CLAIM: Osun State has been declared the best performing state in Nigeria in the World Bank Project Implementation; news reports read.
MISLEADING: The statement is misleading provided context is not given. Context being that it is just four states out of 36 in the country that are currently implementing the Rural Access and Mobility Project (RAMP). Hence, saying Osun is the best in RAMP implementation without explaining the criteria is somewhat spurious.
Mid September, many news platforms reported that the World Bank had adjudged Osun State the best in rural access and mobility project in Nigeria. A number of platforms attributed the statement to World Bank Country Director for Nigeria- Rachid Benmessaoud. Further adding it was conveyed through a ‘Commendable Performance Letter,’ addressed to the state government. Others reported the statement originated from Ismail Omipidan- Chief Press Secretary to Osun State government. In the publications, it was reported that he said the World Bank Chief made the disclosure in a ‘Commendable Performance Letter,’ addressed to the state government.
What is RAMP?
Firstly, for those who are unaware, the World Bank Group is not your average financial investment centre. They pride themselves in financially and technically supporting developing countries as well. In addition to offering financial products and services to countries, they bolster innovative knowledge dissemination to developing countries. This is achieved via policy advice, analytical work and research.
Per their 2030 aspirations to end extreme poverty and promote shared prosperity, they have facilitated a host of projects in developing countries. An example of such projects is the Rural Access and Mobility Project in Nigeria.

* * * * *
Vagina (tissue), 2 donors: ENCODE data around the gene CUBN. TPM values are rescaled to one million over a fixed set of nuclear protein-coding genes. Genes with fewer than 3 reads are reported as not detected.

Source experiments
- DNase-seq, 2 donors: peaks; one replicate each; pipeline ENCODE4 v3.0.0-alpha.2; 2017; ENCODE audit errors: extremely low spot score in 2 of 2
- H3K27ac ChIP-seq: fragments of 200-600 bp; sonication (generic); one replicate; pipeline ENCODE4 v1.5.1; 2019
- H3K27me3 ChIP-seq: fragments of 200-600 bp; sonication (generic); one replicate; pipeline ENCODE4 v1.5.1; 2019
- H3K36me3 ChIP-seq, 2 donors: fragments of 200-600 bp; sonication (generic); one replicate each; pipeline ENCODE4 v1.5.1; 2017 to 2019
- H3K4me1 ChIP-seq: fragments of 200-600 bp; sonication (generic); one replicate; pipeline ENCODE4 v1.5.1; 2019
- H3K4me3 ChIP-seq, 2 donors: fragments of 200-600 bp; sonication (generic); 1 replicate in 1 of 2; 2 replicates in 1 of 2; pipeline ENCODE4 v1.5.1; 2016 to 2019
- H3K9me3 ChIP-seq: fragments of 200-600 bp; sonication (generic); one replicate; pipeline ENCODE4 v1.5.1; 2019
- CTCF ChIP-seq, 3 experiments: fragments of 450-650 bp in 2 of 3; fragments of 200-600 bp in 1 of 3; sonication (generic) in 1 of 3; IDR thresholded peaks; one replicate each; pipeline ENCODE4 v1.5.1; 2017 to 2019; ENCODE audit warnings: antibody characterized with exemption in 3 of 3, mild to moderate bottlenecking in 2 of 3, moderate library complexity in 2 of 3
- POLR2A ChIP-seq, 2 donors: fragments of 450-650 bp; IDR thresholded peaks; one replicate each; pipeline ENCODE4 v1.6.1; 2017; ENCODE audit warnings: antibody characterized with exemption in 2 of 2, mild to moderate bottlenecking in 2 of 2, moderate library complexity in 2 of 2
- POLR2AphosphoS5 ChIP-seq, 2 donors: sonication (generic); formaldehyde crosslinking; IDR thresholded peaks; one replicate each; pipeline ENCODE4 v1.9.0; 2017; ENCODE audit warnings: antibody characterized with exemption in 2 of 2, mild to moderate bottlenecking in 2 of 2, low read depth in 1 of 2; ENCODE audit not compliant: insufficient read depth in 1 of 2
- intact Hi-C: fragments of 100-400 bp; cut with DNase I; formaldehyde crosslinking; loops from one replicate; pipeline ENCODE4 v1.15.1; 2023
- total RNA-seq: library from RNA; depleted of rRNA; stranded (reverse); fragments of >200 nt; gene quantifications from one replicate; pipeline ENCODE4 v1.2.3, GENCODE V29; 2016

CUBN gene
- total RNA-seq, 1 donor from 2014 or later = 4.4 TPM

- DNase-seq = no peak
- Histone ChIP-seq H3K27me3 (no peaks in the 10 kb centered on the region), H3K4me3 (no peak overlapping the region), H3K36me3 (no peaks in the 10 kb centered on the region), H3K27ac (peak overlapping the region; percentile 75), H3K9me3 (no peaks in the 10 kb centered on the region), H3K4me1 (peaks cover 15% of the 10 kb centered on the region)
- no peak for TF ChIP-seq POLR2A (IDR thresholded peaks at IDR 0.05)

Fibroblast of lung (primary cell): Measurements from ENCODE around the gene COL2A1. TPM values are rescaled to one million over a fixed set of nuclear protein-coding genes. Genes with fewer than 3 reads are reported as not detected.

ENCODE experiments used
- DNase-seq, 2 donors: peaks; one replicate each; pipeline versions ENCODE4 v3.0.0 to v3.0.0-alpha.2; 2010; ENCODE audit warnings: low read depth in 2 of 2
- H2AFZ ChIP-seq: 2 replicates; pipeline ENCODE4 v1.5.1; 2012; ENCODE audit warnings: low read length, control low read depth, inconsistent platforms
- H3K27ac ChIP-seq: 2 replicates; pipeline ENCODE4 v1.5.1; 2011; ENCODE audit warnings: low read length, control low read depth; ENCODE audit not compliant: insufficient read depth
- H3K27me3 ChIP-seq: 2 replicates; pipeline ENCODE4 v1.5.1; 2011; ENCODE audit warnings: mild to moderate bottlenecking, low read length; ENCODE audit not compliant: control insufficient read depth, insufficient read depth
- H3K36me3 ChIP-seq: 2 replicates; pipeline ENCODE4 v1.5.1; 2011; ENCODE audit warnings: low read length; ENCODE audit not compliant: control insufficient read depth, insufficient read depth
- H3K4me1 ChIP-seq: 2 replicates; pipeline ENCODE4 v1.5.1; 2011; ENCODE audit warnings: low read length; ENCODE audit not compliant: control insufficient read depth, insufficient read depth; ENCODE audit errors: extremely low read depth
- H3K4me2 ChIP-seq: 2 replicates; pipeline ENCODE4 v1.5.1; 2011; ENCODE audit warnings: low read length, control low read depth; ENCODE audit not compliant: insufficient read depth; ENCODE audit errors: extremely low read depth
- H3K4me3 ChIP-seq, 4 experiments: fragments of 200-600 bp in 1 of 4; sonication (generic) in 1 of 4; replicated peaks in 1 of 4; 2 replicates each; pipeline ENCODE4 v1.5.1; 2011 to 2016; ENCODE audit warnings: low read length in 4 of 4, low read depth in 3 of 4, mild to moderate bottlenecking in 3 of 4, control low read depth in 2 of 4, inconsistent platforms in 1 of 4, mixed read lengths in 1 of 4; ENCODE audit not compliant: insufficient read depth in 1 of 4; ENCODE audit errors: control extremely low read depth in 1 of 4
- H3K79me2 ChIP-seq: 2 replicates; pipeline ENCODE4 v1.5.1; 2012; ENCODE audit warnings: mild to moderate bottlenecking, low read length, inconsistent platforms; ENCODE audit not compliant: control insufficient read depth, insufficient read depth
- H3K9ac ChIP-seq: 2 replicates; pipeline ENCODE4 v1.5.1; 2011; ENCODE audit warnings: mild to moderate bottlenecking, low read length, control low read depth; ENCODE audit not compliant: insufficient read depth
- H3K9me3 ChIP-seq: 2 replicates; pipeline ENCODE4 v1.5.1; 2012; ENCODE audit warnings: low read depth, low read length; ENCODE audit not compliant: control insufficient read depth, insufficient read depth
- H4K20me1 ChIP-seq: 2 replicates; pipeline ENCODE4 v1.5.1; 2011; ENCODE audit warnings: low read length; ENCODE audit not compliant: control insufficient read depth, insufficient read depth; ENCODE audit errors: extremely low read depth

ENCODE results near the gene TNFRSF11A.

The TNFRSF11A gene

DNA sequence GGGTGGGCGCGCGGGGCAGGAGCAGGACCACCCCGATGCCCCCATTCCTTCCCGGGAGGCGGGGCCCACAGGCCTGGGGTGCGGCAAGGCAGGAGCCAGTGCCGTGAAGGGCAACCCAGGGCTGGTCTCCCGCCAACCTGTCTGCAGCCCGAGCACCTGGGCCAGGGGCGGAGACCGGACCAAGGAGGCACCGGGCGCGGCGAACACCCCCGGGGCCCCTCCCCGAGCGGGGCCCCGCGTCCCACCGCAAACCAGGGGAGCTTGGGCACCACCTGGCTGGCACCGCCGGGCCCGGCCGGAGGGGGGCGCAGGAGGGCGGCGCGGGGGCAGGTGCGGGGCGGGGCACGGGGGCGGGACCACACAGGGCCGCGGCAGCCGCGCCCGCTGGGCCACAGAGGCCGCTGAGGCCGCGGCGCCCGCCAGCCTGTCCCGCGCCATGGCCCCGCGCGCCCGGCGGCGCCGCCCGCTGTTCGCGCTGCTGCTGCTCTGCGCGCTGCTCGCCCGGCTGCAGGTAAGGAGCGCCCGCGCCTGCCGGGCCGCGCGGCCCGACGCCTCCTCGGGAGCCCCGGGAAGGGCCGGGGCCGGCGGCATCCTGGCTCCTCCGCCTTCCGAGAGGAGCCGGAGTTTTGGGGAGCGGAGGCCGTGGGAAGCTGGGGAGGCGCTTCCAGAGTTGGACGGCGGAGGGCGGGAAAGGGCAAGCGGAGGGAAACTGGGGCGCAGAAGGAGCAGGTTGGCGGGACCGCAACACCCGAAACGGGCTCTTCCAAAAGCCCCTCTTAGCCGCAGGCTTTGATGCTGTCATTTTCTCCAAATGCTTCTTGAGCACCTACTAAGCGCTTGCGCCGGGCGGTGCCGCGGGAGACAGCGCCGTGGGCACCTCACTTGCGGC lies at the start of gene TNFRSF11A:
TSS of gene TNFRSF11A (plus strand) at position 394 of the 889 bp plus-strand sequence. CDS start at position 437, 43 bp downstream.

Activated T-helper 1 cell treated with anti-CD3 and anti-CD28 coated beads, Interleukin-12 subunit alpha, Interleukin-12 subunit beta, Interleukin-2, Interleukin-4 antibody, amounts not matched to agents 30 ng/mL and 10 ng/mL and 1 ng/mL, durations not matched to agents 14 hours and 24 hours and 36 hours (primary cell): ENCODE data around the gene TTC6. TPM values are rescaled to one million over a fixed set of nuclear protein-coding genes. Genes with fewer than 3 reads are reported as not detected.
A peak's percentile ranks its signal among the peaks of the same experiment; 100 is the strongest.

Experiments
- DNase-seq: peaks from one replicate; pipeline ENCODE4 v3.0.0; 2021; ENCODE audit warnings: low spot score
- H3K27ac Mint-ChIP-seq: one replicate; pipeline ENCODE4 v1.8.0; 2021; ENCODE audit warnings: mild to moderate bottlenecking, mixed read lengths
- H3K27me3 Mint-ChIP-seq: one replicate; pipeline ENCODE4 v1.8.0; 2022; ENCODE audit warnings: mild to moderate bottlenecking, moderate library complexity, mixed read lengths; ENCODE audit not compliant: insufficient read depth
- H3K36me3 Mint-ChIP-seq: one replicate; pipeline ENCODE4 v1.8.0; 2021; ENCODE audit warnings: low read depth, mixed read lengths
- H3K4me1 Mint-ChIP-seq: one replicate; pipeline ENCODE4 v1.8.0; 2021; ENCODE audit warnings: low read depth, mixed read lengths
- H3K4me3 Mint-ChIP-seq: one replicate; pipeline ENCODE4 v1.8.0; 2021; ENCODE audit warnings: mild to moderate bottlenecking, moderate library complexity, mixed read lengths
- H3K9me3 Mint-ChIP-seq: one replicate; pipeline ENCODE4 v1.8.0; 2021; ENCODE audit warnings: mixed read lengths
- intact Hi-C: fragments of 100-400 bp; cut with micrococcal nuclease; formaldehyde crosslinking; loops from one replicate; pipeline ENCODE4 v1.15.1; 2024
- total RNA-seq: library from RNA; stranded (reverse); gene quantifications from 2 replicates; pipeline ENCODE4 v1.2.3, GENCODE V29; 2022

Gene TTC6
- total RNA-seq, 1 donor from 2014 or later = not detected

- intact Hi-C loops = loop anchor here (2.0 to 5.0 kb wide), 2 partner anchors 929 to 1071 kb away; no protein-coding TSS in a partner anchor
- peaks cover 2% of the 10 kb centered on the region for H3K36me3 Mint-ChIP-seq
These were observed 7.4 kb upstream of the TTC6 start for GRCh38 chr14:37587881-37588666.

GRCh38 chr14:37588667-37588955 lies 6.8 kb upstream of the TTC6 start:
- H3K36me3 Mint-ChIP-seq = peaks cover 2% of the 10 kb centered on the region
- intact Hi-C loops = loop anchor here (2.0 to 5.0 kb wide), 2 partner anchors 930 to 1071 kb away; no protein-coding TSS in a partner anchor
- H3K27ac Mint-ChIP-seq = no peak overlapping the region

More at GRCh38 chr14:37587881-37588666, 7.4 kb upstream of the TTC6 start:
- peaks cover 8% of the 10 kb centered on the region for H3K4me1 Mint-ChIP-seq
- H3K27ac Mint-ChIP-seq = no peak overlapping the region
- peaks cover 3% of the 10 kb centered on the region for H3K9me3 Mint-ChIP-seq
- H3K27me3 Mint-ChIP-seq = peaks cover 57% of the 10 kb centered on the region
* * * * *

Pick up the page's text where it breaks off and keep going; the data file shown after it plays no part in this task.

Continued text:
This project is meant to open up rural communities for residents to easily commute to the city centres easily. This is to be achieved through improving on existing and establishing new transport conditions. This undoubtedly means that farmers would be able to take their produce to towns and markets promptly, amongst other things. The project is currently in Phase 2 and has the following objectives:
- Upgrading and Rehabilitation of the Rural Transport Infrastructure;
- Maintenance of community-based roads;
- Strengthening of the state and federal road sector via project management and policy and regulatory framework being established.
The significance of this fact-check becomes glaringly evident. The reason being the implication of the claims and what it would mean for the country if they were accurate.
Dubawa put forward a mail to Mansir Nasir- Senior Communications Officer, World Bank, Nigeria in order to ascertain the truth to these assertions. Mansir Nasir’s response when asked if Osun was adjudged the best state in Nigeria in rural access and mobility was thus: “There are only 4 states implementing the Rural Access and Mobility Project (RAMP) project in Nigeria -Osun, Niger, Adamawa and Enugu States. Out of these four states, Osun state was assessed and considered the best performing state based on a set of parameters.”
Interestingly, in some news reports we found this phrase: “The state also emerged the best among the participating states in Nigeria in the World Bank Rural Access and Mobility Project 2 (RAMP 2).” This is true. However, it is quite misleading to state that Osun has emerged best performing state in Nigeria by the world bank project implementation or best in RAMP. This is because, although, based on certain criteria, they emerged foremost, this was amongst four other states and not the whole country. The single phrase “amongst four other states” makes all the difference. This is significant because the RAMP project has not concluded and is currently in Phase 2. Hence, adjuging Osun as best in RAMP without clarifying the criteria is misleading.
Nonetheless, it would be a disservice not to acknowledge the well deserved praise to Osun State. However, in its implementation of RAMP, it is not the best in the country, but the foremost amongst four other competitor states.
It is MISLEADING to have said that Osun State was adjudged the best in rural and access mobility project in Nigeria. This is predicated on the fact that it was just four states out of 36 in the country that participated in the projects implemented by the World Bank. Interestingly, news publications failed to mention the four participating states when reporting Osun as the “best”. Nigeria has 36 states, which means the four states cannot be a representative of the country and its six geopolitical zones.
This fact-check was done by a Dubawa Fact-checking Fellow in collaboration with The Guardian, an independent newspaper, established in 1983 for the purpose of presenting balanced coverage of events, and of promoting the best interests of Nigeria.